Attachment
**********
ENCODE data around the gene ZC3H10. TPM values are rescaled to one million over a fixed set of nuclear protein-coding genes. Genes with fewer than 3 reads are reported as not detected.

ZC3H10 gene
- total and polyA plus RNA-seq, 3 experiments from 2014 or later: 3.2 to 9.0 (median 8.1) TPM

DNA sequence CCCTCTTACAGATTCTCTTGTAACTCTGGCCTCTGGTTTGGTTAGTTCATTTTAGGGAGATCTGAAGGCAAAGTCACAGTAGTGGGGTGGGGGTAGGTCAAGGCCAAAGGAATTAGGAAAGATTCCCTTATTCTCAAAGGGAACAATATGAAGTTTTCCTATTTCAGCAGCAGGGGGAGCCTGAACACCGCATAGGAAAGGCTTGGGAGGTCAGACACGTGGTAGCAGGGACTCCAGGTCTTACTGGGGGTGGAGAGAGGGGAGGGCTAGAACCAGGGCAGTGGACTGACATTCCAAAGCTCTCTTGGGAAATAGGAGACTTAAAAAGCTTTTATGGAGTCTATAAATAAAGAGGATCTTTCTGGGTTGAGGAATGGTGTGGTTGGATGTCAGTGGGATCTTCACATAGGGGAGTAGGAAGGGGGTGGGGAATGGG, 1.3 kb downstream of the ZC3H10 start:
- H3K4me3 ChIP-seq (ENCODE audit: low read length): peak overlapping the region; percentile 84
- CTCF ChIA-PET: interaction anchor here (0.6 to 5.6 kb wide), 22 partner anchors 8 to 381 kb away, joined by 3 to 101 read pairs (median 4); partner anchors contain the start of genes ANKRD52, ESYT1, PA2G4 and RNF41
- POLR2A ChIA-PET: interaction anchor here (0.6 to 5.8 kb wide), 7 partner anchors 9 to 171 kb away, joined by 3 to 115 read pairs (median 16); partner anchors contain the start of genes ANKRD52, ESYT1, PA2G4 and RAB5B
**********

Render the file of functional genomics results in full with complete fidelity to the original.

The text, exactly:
ENCODE data around the gene ZC3H10. TPM values are rescaled to one million over a fixed set of nuclear protein-coding genes. Genes with fewer than 3 reads are reported as not detected.

ZC3H10 gene
- total and polyA plus RNA-seq, 3 experiments from 2014 or later: 3.2 to 9.0 (median 8.1) TPM

DNA sequence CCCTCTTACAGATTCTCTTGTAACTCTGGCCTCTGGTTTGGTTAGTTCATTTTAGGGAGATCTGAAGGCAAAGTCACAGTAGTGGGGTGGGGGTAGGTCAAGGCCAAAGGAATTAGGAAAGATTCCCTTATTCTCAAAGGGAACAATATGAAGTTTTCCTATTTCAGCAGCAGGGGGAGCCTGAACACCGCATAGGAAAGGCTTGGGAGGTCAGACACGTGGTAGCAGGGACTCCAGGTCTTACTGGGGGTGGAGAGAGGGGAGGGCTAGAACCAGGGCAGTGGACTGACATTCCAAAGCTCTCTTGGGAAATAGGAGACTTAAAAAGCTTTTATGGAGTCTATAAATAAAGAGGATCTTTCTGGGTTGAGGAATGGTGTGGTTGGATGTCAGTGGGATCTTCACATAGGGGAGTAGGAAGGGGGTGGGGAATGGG, 1.3 kb downstream of the ZC3H10 start:
- H3K4me3 ChIP-seq (ENCODE audit: low read length): peak overlapping the region; percentile 84
- CTCF ChIA-PET: interaction anchor here (0.6 to 5.6 kb wide), 22 partner anchors 8 to 381 kb away, joined by 3 to 101 read pairs (median 4); partner anchors contain the start of genes ANKRD52, ESYT1, PA2G4 and RNF41
- POLR2A ChIA-PET: interaction anchor here (0.6 to 5.8 kb wide), 7 partner anchors 9 to 171 kb away, joined by 3 to 115 read pairs (median 16); partner anchors contain the start of genes ANKRD52, ESYT1, PA2G4 and RAB5B